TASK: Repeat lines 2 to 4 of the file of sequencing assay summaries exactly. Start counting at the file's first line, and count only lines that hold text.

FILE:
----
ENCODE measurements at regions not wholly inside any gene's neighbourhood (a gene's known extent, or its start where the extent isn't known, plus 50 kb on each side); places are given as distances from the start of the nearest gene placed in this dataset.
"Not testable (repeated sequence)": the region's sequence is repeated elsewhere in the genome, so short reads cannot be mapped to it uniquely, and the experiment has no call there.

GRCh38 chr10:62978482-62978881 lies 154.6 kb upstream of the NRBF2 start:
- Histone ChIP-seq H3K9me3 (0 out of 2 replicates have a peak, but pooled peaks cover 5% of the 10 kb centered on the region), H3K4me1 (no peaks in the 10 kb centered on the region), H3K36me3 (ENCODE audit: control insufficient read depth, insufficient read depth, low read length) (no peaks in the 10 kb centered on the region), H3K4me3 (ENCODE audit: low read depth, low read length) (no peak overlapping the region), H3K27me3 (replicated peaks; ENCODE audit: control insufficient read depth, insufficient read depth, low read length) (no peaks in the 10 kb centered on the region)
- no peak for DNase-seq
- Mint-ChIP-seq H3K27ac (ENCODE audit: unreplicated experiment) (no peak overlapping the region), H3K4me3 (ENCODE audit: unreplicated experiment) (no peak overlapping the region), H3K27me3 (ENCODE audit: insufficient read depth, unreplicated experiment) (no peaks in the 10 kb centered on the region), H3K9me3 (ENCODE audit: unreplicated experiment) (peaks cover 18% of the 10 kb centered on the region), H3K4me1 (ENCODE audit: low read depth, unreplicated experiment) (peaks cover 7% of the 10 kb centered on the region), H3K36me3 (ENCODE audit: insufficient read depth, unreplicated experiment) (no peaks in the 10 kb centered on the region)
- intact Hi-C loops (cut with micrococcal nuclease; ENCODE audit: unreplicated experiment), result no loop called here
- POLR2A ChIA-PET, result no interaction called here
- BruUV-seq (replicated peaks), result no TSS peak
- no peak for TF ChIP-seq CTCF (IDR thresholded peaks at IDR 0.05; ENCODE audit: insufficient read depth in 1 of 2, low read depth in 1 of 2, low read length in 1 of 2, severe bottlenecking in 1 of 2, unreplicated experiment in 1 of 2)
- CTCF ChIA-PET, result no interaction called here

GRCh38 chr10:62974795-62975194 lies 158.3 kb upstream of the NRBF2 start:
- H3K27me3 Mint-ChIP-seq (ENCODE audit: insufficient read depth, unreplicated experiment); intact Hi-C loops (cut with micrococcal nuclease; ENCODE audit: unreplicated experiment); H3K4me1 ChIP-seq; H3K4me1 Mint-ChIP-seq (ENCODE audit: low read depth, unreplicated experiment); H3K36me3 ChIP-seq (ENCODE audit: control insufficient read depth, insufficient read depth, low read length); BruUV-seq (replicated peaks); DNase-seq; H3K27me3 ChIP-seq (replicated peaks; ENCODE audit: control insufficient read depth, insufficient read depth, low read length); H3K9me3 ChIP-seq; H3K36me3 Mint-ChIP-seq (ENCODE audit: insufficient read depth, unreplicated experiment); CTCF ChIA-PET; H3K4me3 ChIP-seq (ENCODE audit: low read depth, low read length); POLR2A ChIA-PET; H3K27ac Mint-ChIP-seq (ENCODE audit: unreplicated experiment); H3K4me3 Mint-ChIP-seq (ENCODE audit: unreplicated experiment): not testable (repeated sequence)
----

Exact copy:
"Not testable (repeated sequence)": the region's sequence is repeated elsewhere in the genome, so short reads cannot be mapped to it uniquely, and the experiment has no call there.

GRCh38 chr10:62978482-62978881 lies 154.6 kb upstream of the NRBF2 start:
- Histone ChIP-seq H3K9me3 (0 out of 2 replicates have a peak, but pooled peaks cover 5% of the 10 kb centered on the region), H3K4me1 (no peaks in the 10 kb centered on the region), H3K36me3 (ENCODE audit: control insufficient read depth, insufficient read depth, low read length) (no peaks in the 10 kb centered on the region), H3K4me3 (ENCODE audit: low read depth, low read length) (no peak overlapping the region), H3K27me3 (replicated peaks; ENCODE audit: control insufficient read depth, insufficient read depth, low read length) (no peaks in the 10 kb centered on the region)